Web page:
Sunday, 28 June 2015

Musee Albert Kahn

When the heat bouncing off the stone is too too much, it's time to seek out the shade. In all sorts of hidden places in Paris there is plenty of greenery, as in here at the end of line 10 at Boulogne Billancourt.

As I am currently plotting a small Japanese creation, this was the spot for a little gardening homework, rest and reflection. Not only is it a lovely stroll garden, but there is also a French fruit and roses garden and a more classically English garden with some fine specimen cedars and conifer wood.

Water is everywhere as pond, rill, stream, waterfall and cascade, all controlled to fall in pleasing harmony. Enormous koi cruise the main pond. A fringe of tadpoles edged a runnel.

It's the perfect place to forget the city, if you can close your ears to the traffic noise for a while, sit back and dream. Super Sunday.

Friday, 26 June 2015

Mona Hathoum at the Pompidiou

Ha! So Paris gets an astonishing show before London. Happiness all round and bad luck the Tate, you have to wait until 2016.

Mona Hatoum's work, in one hundred pieces here is wonderful. But then I am a sucker for anyone who does things with maps. I recall first coming across her many years ago - the film of her colon, I think as a Turner prize contender - it is challenging and well executed, and here it is again in it's own little round space in the first gallery.

Here are videos (not often enough with seating, so mind your back if you want to watch them all, or make like the 60s and sit on the floor), installations, photographs, drawings and for some reason, some enormous cheese graters. You may groan a little at her terrible punning titles (Grater Divide, and Light Sentence), but there should be something for everyone, except the squeamish. Those not fond of offal should look away now.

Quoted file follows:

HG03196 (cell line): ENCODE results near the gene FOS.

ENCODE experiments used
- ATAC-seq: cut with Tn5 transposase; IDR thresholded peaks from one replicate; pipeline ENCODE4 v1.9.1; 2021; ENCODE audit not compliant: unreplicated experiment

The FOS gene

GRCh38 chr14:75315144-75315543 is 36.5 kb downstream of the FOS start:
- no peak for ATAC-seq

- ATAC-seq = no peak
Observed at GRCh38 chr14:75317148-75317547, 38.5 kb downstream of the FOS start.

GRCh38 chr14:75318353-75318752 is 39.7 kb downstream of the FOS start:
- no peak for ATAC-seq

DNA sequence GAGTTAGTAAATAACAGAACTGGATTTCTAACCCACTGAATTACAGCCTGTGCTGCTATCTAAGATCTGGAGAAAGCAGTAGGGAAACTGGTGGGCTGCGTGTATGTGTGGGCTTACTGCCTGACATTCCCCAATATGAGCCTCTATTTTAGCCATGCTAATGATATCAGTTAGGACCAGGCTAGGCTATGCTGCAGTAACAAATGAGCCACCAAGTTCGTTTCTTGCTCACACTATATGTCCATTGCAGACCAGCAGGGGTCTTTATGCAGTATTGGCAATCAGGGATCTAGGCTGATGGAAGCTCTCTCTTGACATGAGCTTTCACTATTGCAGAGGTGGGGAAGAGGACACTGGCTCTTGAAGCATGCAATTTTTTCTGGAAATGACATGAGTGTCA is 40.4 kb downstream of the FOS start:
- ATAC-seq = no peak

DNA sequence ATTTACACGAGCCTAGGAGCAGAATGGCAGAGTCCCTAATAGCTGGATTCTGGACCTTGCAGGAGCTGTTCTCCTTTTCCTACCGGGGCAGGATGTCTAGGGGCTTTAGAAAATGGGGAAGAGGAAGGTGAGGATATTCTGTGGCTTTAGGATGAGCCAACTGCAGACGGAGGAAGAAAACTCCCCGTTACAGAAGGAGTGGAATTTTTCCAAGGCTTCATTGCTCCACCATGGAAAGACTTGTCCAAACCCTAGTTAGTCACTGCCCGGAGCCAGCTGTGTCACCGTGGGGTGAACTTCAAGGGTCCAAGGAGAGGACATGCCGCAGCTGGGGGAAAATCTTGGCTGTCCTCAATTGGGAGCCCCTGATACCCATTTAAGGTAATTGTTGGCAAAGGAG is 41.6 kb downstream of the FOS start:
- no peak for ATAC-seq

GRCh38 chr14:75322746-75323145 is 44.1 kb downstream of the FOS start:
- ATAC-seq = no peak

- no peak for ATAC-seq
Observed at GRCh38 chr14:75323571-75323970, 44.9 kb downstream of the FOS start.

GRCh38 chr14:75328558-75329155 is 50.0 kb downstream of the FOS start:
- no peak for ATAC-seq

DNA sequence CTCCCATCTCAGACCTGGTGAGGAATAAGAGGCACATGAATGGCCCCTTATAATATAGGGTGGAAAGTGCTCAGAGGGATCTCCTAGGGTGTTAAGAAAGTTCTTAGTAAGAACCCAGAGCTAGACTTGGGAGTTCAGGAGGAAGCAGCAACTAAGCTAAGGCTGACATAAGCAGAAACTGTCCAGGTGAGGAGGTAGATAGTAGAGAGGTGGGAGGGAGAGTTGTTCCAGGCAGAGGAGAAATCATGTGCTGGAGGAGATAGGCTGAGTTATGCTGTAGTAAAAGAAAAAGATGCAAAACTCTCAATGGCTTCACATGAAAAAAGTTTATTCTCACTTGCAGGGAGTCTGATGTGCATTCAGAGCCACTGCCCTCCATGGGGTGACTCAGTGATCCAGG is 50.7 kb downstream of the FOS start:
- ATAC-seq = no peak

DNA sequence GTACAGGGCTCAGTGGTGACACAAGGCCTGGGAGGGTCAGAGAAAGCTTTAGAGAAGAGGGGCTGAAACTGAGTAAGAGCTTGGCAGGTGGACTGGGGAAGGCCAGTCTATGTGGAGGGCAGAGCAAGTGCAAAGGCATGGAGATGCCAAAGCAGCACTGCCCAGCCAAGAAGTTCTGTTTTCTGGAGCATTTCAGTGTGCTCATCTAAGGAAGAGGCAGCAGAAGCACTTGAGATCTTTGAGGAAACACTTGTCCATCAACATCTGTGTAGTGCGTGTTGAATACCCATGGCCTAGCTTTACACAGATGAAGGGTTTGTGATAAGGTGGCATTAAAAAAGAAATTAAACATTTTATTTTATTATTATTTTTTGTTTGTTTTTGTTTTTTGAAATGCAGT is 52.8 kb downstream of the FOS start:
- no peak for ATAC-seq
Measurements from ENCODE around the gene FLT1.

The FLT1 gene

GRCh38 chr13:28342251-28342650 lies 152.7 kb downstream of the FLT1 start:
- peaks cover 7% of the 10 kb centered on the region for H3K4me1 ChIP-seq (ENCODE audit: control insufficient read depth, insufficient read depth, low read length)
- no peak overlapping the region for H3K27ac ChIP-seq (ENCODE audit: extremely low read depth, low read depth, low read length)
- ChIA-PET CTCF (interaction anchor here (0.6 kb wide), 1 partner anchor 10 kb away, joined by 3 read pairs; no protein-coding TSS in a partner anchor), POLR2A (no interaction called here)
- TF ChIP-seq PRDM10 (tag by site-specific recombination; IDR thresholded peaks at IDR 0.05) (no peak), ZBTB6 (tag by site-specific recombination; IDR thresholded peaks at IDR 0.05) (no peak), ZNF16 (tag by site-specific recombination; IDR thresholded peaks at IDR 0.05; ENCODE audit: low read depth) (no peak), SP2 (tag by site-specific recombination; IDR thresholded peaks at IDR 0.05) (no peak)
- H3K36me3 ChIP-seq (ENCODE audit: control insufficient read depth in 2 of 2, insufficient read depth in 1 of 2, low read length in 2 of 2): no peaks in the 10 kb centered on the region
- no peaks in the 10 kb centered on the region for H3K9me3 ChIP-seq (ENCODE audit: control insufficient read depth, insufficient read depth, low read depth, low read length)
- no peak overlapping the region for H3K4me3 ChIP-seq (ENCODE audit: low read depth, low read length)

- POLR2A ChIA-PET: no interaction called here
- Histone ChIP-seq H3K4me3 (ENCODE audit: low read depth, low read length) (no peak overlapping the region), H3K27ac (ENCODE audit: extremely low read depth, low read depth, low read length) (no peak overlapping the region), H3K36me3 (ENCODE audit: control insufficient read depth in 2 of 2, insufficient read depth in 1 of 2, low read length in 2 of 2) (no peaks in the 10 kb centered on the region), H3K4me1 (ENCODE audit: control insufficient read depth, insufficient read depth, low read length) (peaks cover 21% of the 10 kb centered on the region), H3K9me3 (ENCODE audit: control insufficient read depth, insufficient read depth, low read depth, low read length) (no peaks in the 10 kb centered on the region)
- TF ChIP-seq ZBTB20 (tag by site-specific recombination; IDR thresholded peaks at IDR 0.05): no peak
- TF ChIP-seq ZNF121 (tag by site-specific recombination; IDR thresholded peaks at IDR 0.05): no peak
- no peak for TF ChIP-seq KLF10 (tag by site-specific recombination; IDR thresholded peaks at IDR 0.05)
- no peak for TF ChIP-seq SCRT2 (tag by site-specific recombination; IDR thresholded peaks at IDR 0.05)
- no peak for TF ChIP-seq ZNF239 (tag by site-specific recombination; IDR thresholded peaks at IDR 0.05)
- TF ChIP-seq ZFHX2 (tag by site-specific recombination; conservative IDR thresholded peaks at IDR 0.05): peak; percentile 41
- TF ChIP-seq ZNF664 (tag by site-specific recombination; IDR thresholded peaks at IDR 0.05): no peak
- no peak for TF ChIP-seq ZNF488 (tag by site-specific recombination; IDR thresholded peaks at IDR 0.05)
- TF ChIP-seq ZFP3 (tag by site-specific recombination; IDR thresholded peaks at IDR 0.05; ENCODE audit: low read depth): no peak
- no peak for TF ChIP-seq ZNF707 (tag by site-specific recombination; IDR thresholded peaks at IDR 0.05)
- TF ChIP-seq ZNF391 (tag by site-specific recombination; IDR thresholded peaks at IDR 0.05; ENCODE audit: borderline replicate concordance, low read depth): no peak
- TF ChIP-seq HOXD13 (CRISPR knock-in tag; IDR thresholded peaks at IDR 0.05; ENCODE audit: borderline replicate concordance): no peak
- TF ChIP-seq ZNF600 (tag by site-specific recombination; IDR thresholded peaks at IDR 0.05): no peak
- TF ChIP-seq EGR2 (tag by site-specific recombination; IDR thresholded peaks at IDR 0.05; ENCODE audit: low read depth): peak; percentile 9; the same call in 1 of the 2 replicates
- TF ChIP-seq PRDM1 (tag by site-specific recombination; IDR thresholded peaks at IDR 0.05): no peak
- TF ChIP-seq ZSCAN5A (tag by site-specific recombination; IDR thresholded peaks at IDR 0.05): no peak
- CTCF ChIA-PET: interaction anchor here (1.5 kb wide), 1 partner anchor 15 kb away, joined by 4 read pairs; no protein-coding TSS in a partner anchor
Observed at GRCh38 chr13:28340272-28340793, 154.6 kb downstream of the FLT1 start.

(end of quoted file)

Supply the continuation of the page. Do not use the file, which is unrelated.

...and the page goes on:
Her life story and the exploration of her Lebanese identity and the violent dislocations of her homeland are the major subjects of her work. She uses all kinds of materials including human hair, woven, balled and embroidered with - watch our for the gentle tickle as you walk through one of the rooms.

Her fascination with mapping is displayed in projections on paper, glass beads, bars of olive oil soap and thread bare carpets. We didn't learn to do anything so ingenious when I studied cartography at University, more's the pity.

Not that I could exactly sneak it out under my coat, but the red globe I would happily take home and I admired the craft and tapestry skills of the women who made Twelve Windows.

It's on all summer, so pick a less than scorching day if you don't want to get heat stroke making your way to the top of the building (the exhibition space is air conditioned) and hithee.  Enjoy. I will be doing so many times in the coming weeks.

Sunday, 14 June 2015

Marche de la Poesie

Every June all the editors of poetry in France gather in the place outside Saint Sulpice (nice Delacroixs inside fyi) in the 6eme for the grand showcase of their wares.

Beautifully designed books and books as objets d'art abound. Whilst the poetry is still a little beyond my grasp language wise as I wrestle with meaning rather than being able to appreciate its elegance, I spent a sunny afternoon enjoying the general hubbub.

The poetmaton was fun. Enter booth, listen to two poems read by a real person, in this case a lovely lady who takes a good look at you and then decides what to read to you, enjoy, exit collecting your poems before leaving. Very cool.